Receptor-mediated control of the HPG axis. Flashcards Preview

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Flashcards in Receptor-mediated control of the HPG axis. Deck (28):

Name the 3 types of cell surface receptors.

- Receptor tyrosine kinase.
- G coupled protein receptors.


Name an example of an intracellular receptor..

Nuclear receptors.


Are extracellular ligands hydrophilic or hydrophobic?



Are intracellular ligands hydrophilic or hydrophobic?



Outline the structure of GPCRs.

- Large region to promote binding of FSH/LH.
- Intracellular binding pockets, where G protein domain can be found.
- Important for mediating signal activation. G protein heterodimers are attached to this region.


What are the ligands for g-protein coupled receptors?

- Small molecules, e.g. aas, nucleotides, catecholamines: dopamine and adrenaline. Peptides: GnRH, THR.
- Proteins, e.g. TSH, LH, FSH, Interleukins, chemokines.


Why are GPCR such good targets?

>800 in humans. 40% of marketed drugs, including 25/100 top selling drugs. Largest class of receptors.


Which G protein heterodimer confers signalling pathway?

The alpha subunit.


What are g-proteins like in the resting state?

They are inactive = GDP bound.


Outline the Gs pathway.

Increased adenylate cyclase, increased cAMP, increased pKa.


Outline the Gi pathway.

Opposite of Gs.


Outline the Ga12/13 pathway.

Increases RhoGEF.
Increases RhoA.


Outline the Gq pathway.

Increases levels of phospholipase C, increases IP3 and DAG, and then PKC and increases calcium influx.


What regulated GPCR signalling?

- Signal transduction isn't linear, it can get cross talked between pathways.
- Life cycle of GPRC presents different stages through which receptor function is regulated.
- Most GPCR can also activate non-GCR dependant signalling through beta arrestins.
- Trafficking of GPCR to intracellular regions is highly organised and coordinated. Receptors are targetted for degradation or recycled to the plasma membrane.
GPCR - can dimerise/oligomerise (homo or hetero)


Describe the LHR.

- Coupled to G protein dependant and independant pathways.
- Dysregulation leads to infertility.
- Receptor shown to homodimerise in vitro.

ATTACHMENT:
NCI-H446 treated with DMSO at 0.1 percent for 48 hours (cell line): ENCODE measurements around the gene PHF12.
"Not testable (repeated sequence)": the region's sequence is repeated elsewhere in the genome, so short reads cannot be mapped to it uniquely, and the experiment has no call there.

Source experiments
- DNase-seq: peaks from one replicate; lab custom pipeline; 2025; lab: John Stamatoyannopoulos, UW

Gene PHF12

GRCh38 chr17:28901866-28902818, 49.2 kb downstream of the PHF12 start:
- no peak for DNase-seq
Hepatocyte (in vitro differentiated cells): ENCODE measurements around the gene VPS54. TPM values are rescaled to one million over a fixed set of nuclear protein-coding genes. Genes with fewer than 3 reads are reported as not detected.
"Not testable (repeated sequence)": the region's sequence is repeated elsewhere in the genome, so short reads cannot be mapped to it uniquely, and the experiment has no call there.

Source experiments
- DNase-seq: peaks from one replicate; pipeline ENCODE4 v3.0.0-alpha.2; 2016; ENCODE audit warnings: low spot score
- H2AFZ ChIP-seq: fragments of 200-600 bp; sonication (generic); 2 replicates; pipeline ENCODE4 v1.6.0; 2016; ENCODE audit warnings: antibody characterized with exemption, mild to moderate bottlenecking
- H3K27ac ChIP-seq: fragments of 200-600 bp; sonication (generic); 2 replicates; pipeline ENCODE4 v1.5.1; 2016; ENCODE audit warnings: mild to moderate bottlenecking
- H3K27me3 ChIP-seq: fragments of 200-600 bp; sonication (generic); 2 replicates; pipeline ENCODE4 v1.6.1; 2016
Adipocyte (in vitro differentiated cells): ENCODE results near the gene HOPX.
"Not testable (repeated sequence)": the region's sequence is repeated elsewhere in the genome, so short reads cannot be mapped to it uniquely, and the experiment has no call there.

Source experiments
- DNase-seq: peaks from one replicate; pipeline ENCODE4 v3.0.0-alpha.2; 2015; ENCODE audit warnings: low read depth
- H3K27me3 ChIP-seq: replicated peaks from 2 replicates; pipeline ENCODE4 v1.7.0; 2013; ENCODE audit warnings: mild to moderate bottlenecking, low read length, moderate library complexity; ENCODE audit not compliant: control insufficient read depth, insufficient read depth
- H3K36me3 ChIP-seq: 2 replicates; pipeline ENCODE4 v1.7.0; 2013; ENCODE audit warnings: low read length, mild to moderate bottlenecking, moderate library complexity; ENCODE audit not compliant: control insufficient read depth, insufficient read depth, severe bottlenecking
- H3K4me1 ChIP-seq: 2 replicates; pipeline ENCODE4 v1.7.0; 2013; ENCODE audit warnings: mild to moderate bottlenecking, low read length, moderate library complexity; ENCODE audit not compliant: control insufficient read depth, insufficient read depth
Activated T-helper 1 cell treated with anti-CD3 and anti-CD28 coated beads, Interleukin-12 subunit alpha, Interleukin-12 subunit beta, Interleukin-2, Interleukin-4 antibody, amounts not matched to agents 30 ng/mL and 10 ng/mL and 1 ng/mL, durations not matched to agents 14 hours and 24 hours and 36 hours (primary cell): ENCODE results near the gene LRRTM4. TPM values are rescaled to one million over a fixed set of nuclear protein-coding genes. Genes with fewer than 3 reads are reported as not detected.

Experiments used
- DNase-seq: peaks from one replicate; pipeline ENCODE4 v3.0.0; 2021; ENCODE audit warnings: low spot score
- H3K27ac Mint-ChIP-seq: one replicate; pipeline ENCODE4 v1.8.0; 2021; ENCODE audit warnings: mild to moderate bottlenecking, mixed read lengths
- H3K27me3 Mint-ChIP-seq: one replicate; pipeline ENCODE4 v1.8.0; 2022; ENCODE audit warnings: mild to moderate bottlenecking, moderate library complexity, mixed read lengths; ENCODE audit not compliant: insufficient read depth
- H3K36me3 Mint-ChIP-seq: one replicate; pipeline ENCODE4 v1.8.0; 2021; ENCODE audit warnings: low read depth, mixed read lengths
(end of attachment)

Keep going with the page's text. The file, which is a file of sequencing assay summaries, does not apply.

- Physiologically relevant.


Outline an experiment showing the physiological significance of LHR.

- 2 different mutant LHRs generated
- 1 that could bind LH but was truncated
- 1 that couldn't bind LH.
- Rescued by transactivation.
-Transactivation is functionally relevant mechanism of activation and signalling for LHR in male mice.
- LHR induced in thecae and granulosa.


Outline how nuclear receptors work.

- Family of ligand-activated transcription factors
- Humans ~48 members of NR family
- 4 classes of receptors- SHR=Class 1-Classical NR
- Diverse functions- metabolism, development, reproduction
- Hydrophobic, cell permeable ligands …. steroid hormones- Oestrogens, Androgens, Progestogens
- Intracellular receptors-SHR cytosolic!
- Act as transcription factors, directly modulating gene transcription events.


Describe the N-terminal domain of the nuclear receptor.

Regulatory. AF-1 (ligand-independent activation.) Highly variable.


Describe the DNA binding domain of the nuclear receptor.

Conserved, 2 Zn fingers, binding to response elements.


Describe the hinge region of the nuclear receptor.

Flexibility for dimerisation on ligand binding and DNA binding.


Describe the ligand binding domain of the nuclear receptor.

Binds ligands, coactivators/corepressors. Contains AF-2 domain. Ligand dependant activation.
Followed by the C-terminal domain.


Outline steroid hormone receptor activation.

- SHR are cytosolic, inactive-complexed with heat shock proteins
- Ligand binding- conformational change release of HSP, homodimerisation of receptors
- Translocation to nucleus


Outline Nuclear receptor activation.

- Recruitment of co-activators (usually ligand induced)- histone acetyltransferase activity- weaken association of DNA-histone transcriptional activity enhanced
- Recruitment of co-repressor (usually via antagonist)- histone deacetylase (HDAC) activity – strengthen DNA-histone association  transcriptional activity reduced.
Binds DNA- palindromic sequence e.g., AR- 5’-AGAACA-3’
- Modulates gene transcription  cellular response.


What is the biology of androgen receptors?

- Mediates function of androgens e.g. testosterone, DHT.
- Found in numerous cellular location in the male and female reproductive tract, bones, hypothalamus.
- Important during development (male sex differentiation.)


Outline AIS.

- Partial or complete loss of responsiveness to circulating androgens

- Mainly from androgen receptor mutations, >300 identified

- XY genotype, presenting with ranging phenotypes dependent on position of mutation- partial or full loss of AR function.

- X-linked, recessive, therefore female carriers but generally no presenting features.

- Approx. 1 in 20,400 births

- Normal circulating testosterone levels, increased oestrogens.


What is the clinical presentation of CAIS?

Presentation as female, failure of testes descent and external genitalia presenting as female at birth. Hypotrophic vagina. Almost always assigned female and testes retained until puberty completed.


What is the clinical presentation of PAIS?

Complex with ranging presentation from male….micropenis to ambiguous external genitalia, with or without cryptorchidism. Complex to assign gender and extent of virilisation at puberty.


What is the scale used to measure AIS?

Quigley Scale. 1-7 (7=highest grading)